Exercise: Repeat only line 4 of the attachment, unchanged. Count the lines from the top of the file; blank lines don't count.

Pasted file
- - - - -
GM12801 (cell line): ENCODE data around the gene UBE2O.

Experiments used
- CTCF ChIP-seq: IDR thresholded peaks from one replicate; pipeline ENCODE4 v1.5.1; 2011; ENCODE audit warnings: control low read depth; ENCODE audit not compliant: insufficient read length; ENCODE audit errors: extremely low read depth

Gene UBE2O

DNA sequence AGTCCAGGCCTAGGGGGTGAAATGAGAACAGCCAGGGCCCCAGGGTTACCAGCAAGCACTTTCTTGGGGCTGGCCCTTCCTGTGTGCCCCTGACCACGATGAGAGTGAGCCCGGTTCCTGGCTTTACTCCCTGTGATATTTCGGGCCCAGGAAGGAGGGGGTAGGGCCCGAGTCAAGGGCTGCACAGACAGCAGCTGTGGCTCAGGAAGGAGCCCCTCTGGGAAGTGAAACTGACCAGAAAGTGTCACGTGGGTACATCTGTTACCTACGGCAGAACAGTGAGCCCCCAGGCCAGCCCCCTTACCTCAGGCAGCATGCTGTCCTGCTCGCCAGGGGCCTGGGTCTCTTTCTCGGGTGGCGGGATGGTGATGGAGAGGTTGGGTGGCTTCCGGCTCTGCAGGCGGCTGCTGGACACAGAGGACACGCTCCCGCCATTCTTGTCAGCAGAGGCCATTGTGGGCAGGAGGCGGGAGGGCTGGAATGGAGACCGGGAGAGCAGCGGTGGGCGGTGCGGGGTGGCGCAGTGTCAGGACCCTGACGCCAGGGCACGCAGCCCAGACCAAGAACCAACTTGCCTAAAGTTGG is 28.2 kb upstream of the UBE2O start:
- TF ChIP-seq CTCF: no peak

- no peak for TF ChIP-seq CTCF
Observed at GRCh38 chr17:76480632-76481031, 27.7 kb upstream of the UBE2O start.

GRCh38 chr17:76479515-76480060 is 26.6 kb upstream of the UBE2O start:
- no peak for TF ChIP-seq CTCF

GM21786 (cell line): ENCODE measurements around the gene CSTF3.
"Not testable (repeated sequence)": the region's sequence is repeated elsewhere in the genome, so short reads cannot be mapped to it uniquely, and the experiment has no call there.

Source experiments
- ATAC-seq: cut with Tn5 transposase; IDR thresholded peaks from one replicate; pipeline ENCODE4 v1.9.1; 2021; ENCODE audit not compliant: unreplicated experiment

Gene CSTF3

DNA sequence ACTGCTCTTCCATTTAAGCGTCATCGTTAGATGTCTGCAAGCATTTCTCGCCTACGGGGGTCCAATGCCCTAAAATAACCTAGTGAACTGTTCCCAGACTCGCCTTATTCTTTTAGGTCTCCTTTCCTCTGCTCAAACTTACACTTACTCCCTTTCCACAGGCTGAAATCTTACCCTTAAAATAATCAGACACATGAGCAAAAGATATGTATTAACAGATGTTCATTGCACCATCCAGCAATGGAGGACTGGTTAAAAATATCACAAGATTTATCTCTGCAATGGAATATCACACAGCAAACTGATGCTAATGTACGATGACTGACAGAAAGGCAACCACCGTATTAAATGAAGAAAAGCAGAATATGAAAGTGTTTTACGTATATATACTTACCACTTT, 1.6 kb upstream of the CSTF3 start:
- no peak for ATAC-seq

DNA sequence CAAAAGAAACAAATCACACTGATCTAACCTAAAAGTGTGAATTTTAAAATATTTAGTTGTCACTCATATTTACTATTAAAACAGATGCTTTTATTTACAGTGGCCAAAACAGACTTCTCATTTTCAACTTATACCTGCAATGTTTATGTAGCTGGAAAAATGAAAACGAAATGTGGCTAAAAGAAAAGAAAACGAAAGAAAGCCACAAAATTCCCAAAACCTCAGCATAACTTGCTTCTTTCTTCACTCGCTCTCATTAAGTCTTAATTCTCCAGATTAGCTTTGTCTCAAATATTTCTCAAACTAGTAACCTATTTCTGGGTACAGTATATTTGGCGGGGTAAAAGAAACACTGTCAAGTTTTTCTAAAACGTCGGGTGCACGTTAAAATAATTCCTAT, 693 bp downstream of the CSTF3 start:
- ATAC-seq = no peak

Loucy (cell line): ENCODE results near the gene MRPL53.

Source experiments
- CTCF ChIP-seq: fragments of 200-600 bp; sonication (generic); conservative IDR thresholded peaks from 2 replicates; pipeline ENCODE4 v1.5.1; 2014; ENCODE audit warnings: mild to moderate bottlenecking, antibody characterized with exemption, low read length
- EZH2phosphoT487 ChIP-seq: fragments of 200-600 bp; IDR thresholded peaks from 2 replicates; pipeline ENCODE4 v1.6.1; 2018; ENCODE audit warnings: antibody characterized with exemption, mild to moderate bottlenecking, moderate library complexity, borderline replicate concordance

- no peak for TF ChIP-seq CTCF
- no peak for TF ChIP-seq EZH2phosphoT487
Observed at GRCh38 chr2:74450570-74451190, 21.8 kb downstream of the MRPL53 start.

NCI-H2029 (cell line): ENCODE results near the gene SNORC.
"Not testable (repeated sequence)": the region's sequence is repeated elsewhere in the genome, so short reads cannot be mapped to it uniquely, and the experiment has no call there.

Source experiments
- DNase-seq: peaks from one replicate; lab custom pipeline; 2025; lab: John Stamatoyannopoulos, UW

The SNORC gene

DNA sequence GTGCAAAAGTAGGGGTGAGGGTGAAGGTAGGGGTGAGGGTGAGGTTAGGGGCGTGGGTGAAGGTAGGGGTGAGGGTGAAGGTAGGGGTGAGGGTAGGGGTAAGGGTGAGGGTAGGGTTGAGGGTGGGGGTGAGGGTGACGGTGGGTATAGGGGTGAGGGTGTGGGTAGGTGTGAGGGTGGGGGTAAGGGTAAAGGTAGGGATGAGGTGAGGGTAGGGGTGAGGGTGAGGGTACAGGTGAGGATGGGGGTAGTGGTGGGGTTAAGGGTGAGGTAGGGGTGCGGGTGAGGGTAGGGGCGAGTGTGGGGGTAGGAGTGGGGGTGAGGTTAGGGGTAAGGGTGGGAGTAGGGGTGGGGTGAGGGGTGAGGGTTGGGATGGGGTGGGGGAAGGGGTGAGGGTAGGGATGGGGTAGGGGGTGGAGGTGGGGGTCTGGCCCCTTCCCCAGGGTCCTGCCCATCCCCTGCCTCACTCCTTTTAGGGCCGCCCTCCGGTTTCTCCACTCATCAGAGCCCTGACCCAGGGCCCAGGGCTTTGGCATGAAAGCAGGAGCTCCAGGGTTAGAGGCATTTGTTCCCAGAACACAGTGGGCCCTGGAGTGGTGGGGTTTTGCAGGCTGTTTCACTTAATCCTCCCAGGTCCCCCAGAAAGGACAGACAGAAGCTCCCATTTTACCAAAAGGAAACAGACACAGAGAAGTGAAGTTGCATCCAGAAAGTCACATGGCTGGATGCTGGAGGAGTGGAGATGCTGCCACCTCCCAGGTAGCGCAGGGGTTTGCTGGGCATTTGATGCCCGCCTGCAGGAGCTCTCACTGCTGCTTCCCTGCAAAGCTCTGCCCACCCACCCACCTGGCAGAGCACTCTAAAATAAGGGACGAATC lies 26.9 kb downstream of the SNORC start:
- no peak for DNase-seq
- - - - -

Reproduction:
Gene UBE2O